Whitesburg KY

Spring has arrived in Ohio

Hello everyone! How was your Easter? I hope everyone had a great time with family and friends. It was a quiet day as it was just my son Keith Ballard and myself.

My daughter Angie Wiederhold and Bennie were supposed to come for dinner, but Angie wasn’t feeling well so she stayed home. It wasn’t one of my good days so I really didn’t mind a bit. I fixed a good meal for Keith, and then I was worn out.

It has been a hard day emotionally as my sister Loretta passed away six years ago on April 21, just seven months after saying a final goodbye to my brother Richie Hall.

Holidays really don’t mean much to me as I spent so many alone over the years. Plus with my not being able to enjoy food, I just as soon be alone as long as I am able to fix Keith a bite to eat.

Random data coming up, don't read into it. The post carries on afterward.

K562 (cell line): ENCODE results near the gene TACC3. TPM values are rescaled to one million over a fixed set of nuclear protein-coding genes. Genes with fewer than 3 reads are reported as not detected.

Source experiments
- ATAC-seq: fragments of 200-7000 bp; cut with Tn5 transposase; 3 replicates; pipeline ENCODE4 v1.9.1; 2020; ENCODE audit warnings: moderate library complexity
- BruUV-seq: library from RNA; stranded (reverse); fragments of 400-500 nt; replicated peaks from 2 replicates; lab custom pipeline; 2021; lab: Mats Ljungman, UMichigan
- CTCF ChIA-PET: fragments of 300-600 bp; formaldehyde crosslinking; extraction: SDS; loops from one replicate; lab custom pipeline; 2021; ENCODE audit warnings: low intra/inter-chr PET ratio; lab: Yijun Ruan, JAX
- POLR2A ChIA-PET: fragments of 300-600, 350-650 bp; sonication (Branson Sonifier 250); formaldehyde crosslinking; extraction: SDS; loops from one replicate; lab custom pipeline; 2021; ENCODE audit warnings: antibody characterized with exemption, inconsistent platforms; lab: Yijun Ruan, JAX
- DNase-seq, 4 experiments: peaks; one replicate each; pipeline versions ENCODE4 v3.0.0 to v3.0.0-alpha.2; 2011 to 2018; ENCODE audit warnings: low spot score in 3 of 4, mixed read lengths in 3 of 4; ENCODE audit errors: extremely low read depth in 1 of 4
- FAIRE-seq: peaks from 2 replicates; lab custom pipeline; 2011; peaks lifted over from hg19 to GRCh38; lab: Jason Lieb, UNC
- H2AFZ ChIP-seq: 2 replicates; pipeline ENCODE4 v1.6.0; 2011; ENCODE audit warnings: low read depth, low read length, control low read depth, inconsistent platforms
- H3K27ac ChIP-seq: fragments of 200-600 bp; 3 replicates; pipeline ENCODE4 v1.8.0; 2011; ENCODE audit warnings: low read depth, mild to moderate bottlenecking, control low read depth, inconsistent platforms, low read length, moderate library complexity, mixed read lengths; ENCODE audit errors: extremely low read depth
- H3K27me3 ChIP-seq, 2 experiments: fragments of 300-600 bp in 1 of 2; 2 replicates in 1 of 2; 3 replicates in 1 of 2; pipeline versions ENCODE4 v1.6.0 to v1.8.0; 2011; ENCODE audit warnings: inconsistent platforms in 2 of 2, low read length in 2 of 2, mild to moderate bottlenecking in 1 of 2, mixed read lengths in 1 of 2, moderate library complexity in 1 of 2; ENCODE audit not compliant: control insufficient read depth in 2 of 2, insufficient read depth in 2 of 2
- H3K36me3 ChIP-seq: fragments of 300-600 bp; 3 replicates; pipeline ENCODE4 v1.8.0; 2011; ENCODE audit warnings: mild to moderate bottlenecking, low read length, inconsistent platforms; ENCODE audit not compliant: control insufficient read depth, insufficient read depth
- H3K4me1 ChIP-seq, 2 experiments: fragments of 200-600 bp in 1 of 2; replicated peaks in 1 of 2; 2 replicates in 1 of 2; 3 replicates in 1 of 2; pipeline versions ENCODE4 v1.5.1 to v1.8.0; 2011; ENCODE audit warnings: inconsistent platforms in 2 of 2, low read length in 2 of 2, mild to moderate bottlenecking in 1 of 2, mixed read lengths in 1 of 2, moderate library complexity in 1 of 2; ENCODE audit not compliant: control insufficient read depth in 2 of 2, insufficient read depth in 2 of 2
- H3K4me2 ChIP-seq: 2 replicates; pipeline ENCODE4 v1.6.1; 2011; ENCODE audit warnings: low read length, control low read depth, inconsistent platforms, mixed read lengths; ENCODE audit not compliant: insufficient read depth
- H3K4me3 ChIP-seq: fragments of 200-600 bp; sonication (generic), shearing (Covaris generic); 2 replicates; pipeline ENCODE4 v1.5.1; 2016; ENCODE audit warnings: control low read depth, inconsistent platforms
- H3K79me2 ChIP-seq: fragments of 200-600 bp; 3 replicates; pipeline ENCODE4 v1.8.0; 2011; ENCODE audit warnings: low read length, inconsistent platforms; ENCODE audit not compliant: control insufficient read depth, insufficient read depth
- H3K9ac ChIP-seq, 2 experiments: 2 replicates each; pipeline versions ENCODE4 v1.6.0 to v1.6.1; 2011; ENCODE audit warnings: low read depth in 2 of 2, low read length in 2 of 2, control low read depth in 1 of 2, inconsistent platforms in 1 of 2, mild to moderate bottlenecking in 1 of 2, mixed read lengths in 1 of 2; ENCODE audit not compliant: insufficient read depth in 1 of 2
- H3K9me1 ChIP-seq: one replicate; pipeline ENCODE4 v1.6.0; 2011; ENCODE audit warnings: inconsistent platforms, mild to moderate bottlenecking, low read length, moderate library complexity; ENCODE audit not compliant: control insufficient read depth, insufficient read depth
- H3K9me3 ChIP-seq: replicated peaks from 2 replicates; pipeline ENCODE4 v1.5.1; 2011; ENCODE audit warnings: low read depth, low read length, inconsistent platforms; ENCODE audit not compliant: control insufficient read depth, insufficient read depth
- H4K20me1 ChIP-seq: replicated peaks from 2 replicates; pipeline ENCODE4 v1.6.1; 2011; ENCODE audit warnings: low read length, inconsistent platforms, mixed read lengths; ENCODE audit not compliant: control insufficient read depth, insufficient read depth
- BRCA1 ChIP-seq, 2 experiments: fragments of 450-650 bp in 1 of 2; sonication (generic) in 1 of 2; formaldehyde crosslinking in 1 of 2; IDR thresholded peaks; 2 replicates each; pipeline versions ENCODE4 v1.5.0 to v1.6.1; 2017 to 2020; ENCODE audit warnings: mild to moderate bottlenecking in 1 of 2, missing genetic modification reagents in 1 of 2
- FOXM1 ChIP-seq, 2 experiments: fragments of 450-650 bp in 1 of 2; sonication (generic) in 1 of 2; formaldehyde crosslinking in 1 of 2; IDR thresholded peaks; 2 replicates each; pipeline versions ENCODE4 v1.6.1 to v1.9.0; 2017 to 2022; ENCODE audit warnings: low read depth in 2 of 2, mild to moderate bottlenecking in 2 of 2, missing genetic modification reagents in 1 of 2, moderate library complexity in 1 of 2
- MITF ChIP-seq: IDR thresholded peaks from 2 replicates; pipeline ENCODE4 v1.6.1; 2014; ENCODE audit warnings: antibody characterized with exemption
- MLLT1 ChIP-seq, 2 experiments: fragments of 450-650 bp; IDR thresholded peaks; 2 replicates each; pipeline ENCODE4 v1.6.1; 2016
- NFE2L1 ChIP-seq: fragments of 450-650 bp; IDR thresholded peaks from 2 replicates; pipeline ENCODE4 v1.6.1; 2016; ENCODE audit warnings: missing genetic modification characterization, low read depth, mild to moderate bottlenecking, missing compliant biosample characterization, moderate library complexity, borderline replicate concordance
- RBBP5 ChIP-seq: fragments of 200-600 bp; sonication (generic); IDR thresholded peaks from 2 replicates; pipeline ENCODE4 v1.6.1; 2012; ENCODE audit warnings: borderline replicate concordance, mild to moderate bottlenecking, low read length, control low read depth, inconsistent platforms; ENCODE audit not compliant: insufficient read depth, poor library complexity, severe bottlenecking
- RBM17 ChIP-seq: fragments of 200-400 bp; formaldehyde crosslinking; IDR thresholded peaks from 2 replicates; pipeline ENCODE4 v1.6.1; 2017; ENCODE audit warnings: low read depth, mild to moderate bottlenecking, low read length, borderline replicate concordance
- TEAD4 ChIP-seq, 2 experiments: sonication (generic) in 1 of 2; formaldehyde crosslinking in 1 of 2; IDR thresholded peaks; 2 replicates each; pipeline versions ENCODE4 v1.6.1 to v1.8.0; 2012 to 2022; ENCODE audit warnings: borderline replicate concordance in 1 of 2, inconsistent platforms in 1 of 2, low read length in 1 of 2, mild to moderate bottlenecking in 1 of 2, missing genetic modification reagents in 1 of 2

Memories of former years at Easter time came flooding through my heart. The preparation would start long before Easter, as I shopped for the kids a new outfit, as when they were small I made the girls a little outfit. The night before Easter we colored eggs for the baskets, I always fixed my husband a basket. This continued for all the years we were married. Easter morning after breakfast we would get dressed and go to church.

I would fix a good dinner for us, and lots of times we would have some of his family for dinner. A few times we went to one of his sisters’.

As usual my parents never made an issue out of Easter, so I never knew there was such as a thing as an Easter bunny bringing an Easter basket. Actually during my childhood at Roxana I can’t recall anyone I knew having special times at holidays.

Regardless of what I didn’t have as a child, I wouldn’t trade my growingup years in the little place called Roxana. Those memories will never go away, and it has made me the strong person I am today.

I’ve been asked many times why I don’t move back to the mountains. There are several reasons, and first my family.

Spring has finally arrived in the Ohio Valley area. Redbuds are in full bloom, and forsythias are showing their beautiful, yellow color. My lilac tree is blooming. Even my poppies are getting small buds on them.